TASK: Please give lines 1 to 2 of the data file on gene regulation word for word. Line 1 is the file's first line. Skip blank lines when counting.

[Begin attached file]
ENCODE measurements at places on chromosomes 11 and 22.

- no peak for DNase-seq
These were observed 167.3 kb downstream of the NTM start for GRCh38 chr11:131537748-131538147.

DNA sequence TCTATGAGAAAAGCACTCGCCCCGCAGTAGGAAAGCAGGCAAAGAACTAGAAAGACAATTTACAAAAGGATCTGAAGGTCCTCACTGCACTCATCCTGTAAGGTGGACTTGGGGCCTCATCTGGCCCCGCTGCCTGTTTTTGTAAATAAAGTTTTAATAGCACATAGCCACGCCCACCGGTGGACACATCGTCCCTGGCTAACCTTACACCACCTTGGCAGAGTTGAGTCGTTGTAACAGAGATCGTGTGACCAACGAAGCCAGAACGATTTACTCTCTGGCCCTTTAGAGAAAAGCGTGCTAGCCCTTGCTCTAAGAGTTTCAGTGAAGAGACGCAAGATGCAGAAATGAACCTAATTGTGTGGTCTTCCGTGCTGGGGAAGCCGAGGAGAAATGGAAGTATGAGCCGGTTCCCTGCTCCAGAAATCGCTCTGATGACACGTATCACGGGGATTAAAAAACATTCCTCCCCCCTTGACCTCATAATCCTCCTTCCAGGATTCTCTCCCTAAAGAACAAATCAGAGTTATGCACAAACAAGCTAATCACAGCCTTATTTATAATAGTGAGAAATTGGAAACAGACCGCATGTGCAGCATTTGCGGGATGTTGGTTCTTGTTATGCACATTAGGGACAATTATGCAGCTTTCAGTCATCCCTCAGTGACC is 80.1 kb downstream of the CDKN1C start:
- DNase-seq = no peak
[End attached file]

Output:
ENCODE measurements at places on chromosomes 11 and 22.

- no peak for DNase-seq